BlueHighways TV Music Box (or here for) ReverbNation Radio !choose one or all genre and other options also! (or here for) ListenLive WNCWfm 24/7 streaming from NC's Isothermal College (or here for) radiotime free streaming on-line talk and music of a pretty incredible variety from resources around the world! This is a total gem. (or here for) Our Music art of, by and for the people (or here for)
Mountain Stage streaming from West Virginia (or here for)
NPR Concert Music Archives streaming audio from famous venues monumental to intimate across the globe
"Women On Air can be heard on Wednesday, 3:00 pm and Friday, 6:00 pm EST on WEHC 90.7 fm [Kingsport] and online at www.ehc.edu/wehc...."--Susan Lachmann
"Music is a balm most needed in dark days. Hard times are here, but we are in good hands with three artists who bring us a haunting and healing thing: 'Dear Companion,' music by Ben Sollee and Daniel Martin Moore produced by Yim Yames...." -- Dear Companion
Don't miss the High Country (North Carolina Mountain) Webcams
which range by viewer choice from changing scenery in the hiking and ski countries of Maggie Valley and Banner Elk to "The Paris of the South," downtown Asheville, and quaintly conserved Black Mountain's natural waters and hills and artful, historic village!!
"...now began the wondrous splendors of the hidden world...we emerged into an immense passage, whose roof was far beyond the reach of the glare of our torches, except where the fantastic festoons of stalactites hang down within our touch. It looked like the arch of some grand old cathedral, yet it was too sublime, too perfect in all its beautiful proportions, to be anything of human, but a model which man might attempt to imitate. It was not a large, gross cavern,...pendants were of a delicate lightness, and a most beautiful hue..." --Henry E. Colton, 1858, explorer/discover of Linville Caverns within Humpback Mountain, Marion NC (~40 miles northeast of Asheville; ~35 miles southwest of High Country Boone, Banner Elk and Blowing Rock; half-hour tour adult $7, senior $5.50, child $5)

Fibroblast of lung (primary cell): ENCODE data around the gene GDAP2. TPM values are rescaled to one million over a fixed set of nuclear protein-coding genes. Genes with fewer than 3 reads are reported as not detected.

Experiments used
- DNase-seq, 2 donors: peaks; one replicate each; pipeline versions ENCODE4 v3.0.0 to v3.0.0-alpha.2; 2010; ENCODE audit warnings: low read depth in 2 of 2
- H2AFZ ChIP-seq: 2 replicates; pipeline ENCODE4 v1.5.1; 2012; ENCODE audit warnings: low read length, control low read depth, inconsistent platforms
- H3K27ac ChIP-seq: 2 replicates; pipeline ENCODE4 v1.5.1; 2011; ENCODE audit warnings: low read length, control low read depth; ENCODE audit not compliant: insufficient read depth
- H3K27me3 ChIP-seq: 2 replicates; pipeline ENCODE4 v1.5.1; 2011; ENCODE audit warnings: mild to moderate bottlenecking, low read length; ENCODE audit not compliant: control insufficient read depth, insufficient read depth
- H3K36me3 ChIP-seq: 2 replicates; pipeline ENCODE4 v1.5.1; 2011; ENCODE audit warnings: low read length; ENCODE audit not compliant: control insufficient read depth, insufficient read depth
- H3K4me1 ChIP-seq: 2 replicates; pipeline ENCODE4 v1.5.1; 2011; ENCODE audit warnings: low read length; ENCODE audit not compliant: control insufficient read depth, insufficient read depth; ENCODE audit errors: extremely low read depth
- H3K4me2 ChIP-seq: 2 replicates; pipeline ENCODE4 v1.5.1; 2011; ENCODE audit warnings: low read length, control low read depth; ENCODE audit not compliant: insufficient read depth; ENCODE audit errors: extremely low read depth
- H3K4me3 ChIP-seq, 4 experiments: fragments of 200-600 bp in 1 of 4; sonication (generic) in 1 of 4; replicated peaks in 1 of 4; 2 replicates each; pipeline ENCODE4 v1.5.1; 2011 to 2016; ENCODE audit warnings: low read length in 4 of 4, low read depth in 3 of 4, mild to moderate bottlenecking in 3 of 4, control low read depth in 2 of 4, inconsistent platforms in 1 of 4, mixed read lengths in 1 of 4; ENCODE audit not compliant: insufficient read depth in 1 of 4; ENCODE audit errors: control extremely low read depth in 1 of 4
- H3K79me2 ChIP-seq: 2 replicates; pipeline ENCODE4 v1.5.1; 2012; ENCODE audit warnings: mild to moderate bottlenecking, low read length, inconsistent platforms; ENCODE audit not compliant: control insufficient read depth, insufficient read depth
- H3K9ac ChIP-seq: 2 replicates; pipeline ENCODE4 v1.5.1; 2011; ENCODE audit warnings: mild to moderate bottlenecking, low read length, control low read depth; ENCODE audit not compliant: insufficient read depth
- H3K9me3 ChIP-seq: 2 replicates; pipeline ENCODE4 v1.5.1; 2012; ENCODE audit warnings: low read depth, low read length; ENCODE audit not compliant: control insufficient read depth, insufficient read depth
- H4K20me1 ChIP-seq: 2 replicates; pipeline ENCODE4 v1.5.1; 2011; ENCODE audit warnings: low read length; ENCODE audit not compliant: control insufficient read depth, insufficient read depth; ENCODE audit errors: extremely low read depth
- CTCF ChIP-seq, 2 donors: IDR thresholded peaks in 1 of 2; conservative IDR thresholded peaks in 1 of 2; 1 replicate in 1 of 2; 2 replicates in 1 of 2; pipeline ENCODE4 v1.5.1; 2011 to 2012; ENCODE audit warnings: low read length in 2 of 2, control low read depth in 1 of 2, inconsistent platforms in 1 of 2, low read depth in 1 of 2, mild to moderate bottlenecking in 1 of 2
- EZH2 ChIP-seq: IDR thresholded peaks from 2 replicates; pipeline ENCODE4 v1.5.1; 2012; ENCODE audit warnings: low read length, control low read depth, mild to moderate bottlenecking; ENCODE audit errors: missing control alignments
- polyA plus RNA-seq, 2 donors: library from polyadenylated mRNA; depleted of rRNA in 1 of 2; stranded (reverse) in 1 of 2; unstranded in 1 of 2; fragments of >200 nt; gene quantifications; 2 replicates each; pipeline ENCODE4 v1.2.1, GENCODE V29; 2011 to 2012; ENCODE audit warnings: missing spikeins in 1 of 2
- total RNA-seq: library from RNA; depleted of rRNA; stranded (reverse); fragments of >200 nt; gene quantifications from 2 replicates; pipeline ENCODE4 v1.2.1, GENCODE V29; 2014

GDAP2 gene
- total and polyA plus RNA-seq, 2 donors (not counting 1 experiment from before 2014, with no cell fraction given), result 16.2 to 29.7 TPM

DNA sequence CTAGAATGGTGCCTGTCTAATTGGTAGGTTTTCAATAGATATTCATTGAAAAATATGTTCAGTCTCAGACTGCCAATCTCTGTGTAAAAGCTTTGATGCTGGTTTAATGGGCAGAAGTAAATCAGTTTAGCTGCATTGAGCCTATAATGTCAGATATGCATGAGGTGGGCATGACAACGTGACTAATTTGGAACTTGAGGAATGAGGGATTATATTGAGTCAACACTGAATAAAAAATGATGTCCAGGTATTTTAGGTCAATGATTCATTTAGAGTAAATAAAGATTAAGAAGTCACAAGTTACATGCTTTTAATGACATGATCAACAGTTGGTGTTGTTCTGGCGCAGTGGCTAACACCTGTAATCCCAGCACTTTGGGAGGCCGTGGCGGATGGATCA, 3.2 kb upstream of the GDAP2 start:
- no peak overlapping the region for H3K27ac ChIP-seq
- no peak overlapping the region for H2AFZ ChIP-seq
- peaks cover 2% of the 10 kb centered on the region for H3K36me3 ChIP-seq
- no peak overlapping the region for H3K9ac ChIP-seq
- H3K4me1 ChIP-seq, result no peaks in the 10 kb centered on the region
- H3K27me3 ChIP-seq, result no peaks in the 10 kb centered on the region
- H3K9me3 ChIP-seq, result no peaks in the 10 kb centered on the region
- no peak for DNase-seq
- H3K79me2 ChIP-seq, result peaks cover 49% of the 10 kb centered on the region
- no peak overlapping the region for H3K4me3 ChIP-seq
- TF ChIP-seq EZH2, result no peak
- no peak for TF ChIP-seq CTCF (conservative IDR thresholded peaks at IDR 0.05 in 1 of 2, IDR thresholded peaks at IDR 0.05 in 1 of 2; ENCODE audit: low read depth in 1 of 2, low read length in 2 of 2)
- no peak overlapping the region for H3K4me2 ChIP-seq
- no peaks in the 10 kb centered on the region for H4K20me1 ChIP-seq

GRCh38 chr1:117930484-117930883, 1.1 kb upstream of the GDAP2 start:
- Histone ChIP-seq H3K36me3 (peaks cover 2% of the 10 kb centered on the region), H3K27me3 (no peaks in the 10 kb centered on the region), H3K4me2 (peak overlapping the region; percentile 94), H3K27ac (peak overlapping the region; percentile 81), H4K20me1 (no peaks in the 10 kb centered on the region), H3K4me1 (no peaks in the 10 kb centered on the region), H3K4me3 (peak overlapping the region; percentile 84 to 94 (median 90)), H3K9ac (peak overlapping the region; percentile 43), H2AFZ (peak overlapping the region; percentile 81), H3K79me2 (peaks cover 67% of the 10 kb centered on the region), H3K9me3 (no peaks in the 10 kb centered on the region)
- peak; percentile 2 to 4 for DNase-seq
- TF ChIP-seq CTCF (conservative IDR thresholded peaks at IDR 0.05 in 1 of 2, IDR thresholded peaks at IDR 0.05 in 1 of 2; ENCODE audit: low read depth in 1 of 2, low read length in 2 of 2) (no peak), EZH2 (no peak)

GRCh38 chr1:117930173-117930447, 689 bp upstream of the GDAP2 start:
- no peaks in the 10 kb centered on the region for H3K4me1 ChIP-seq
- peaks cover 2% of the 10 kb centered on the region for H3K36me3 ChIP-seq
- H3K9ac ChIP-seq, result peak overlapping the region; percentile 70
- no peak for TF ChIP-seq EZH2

Graphic below: Appalachian Trail, from Maine to Georgia
The circumstances surrounding the naming of Appalachia are as hazy as a mid-summer's day in the Blue Ridge. A widespread legend has it that Hernando De Soto or the surviving members of his expedition named the mountains. Henry Gannett in The Origin of Certain Place Names in the United States, published in 1905, writes, “The name was given by the Spaniards under De Soto, who derived it from the name of a neighboring tribe, the Apalachi.” He also notes that one Brinton “holds its radical to be the Muscogee apala, 'great sea,' or 'great ocean,' and that apalache is a compound of this word with the Muscogee personal participle 'chi' and means 'those by the sea.'” The North Carolina Gazetteer by William S. Powell uses almost the same words, but offers a different translation: “The name was given by Spaniards under De Soto in 1539 for the Apalachee Indians whose name meant 'people on the other side' (of a river presumably).” The second edition of Webster's Dictionary is similar: “The mountains were called Appalachian by the Spaniards under De Soto, after the Apalachee Indians.” Richard Drake, in a survey of the emergence of the concept of Appalachia, also accepts this account: "De Soto became lost in the maze of the southern Blue Ridge in 1540, and named the mountains for the Indians who dominated their approach.”
In the face of this consensus it is surprising to find no evidence in the surviving accounts of the De Soto expedition to support the claim that either the conquistador or any of his companions ever intended to designate the eastern mountain chain for the Apalachee Indians, who lived in what is now northern Florida, a considerable distance from the mountains. Whether the mountains actually were termed something like “Appalachian” by one or another Indian tribe may never be clear. The best explanation of the De Soto legend may be that the early mapmakers, confused by the vague accounts of locations and distances given by the Spanish explorers, transposed the territory of the Apalachee further north.